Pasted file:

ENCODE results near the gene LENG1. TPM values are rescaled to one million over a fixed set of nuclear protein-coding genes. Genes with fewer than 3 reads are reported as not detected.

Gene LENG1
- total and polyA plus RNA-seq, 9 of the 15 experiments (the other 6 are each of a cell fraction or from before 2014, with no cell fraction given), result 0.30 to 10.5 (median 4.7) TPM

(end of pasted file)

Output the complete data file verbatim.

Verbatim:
ENCODE results near the gene LENG1. TPM values are rescaled to one million over a fixed set of nuclear protein-coding genes. Genes with fewer than 3 reads are reported as not detected.

Gene LENG1
- total and polyA plus RNA-seq, 9 of the 15 experiments (the other 6 are each of a cell fraction or from before 2014, with no cell fraction given), result 0.30 to 10.5 (median 4.7) TPM